Sabien Technology has warned that the race for shale gas will be a long and difficult journey, noting that reducing energy demand alongside broadening supply will be crucial to reducing the cost of energy and securing supplies.
Talking to The Independent, Sabien CEO Alan O’Brien also suggested that a robust and effective shale gas production programme could conflict with the Government’s current renewable energy target.
While it is all very well being bullish about the creation of thousands of new jobs and adding billions of pounds to the UK economy, in our view David Cameron runs the risk of ‘biting off his nose to spite his face’.
“If shale gas production takes off and recoverable yields fill the declining gap in domestic production while delivering a substantial surplus, we feel this will present a very real threat to renewables. In the past gas was seen as a bridge to renewables. Now, with the UK’s commitment to shale exploration, gas is being described as a ‘destination’ fuel. When given the right market dynamics and conditions, this would leave the 2020 Renewables target completely stranded.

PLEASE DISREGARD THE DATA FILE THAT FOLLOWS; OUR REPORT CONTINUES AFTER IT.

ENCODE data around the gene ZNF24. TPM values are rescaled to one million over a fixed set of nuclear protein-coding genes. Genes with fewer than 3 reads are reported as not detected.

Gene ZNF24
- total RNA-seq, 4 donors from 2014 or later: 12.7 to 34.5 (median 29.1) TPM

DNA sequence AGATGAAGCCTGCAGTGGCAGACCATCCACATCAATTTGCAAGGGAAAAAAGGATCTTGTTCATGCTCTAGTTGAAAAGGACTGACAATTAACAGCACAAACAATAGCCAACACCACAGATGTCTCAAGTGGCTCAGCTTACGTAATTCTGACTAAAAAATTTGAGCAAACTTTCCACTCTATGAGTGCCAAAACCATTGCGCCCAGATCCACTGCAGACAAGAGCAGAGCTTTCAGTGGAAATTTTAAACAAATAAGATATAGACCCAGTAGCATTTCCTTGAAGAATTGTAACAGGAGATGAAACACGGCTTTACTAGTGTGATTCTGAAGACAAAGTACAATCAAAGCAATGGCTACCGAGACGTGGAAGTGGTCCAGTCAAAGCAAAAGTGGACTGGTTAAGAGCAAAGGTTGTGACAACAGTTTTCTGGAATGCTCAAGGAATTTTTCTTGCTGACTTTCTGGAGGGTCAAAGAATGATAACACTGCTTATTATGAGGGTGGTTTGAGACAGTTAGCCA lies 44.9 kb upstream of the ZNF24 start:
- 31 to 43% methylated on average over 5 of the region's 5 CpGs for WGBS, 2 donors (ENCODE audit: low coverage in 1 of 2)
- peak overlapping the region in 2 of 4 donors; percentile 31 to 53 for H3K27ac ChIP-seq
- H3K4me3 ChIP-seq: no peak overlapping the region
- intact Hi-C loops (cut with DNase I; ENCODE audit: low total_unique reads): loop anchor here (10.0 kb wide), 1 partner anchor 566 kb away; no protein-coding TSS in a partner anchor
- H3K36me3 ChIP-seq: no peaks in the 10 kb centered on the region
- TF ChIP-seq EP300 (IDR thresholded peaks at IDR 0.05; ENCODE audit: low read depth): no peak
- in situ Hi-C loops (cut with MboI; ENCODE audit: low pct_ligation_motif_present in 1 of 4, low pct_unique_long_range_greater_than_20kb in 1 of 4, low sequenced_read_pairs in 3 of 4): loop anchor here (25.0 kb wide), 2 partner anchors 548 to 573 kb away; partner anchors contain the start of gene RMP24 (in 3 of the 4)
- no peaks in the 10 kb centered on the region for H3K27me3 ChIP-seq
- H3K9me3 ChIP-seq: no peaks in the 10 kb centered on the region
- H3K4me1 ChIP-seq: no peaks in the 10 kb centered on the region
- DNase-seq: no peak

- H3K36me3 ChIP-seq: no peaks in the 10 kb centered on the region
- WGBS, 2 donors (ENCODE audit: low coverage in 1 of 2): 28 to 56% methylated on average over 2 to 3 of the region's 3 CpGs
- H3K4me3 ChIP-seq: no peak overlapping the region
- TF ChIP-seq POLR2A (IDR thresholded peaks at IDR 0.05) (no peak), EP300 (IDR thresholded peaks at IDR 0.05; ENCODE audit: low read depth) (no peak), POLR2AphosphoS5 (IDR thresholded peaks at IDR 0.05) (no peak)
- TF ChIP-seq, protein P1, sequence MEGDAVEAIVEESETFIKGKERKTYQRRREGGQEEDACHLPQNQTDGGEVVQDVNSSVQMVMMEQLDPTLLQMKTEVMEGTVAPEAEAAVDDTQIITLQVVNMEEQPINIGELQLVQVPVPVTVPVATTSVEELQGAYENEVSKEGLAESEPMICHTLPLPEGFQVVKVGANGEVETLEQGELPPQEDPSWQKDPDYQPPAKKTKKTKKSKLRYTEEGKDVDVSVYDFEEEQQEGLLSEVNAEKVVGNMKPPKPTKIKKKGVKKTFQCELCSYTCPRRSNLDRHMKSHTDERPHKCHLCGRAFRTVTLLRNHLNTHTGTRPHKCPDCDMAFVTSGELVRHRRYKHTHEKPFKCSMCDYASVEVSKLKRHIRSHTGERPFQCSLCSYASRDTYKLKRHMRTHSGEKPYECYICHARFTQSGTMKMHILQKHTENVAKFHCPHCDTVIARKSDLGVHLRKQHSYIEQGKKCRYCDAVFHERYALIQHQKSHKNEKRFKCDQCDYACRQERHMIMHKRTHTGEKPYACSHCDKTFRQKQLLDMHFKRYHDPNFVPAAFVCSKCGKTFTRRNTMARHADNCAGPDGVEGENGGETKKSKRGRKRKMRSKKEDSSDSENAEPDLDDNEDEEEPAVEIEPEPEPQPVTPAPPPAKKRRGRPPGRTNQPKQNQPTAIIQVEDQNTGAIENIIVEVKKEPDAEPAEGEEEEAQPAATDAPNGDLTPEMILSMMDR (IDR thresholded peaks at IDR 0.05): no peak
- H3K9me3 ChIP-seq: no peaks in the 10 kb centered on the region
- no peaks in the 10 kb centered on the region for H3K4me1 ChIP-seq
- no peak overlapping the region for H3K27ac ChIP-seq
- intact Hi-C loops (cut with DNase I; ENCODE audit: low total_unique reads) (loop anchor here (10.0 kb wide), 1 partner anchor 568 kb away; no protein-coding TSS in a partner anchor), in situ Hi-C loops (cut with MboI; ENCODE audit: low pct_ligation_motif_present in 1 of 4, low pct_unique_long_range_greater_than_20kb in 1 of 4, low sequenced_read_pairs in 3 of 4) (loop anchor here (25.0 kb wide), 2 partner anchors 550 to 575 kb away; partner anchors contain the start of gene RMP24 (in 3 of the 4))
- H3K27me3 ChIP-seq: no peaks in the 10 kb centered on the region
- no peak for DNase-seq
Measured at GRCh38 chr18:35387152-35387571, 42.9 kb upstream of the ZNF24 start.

“The major stumbling block at the moment is the international wholesale ‘spot prices’ for gas. Whichever way you look at it, the UK cannot ring-fence itself from wider international market conditions. And in our view other countries with large shale reserves – like France and Poland – will also need to drill if supplies are to significantly swell and influence international wholesale spot prices,” he continued.
Alan O’ Brien also cited the views of Fatih Birol, Chief Economist and Director of global energy economics at the International Energy Agency. “The UK has significant shale gas resources but people shouldn’t expect a US scale energy revolution in the UK – the conditions are not as favourable as in the US,” said Mr Birol in an interview with The Daily Telegraph (30 January 2014).
Alan O’Brien added: “If shale gas plays out the way experts are predicting perhaps an artificial floor price for gas to head off the potential threat to renewables could be on the cards. But, frankly, we cannot see how the Government will meet its long established commitment to reduced carbon emissions and lower gas prices if the UK is to forge ahead on its own with a shale programme.
“In our view, the Government is missing a trick here; what has been and still is the most overlooked and underrated sector in the energy diversification debate is energy efficiency,” he concluded.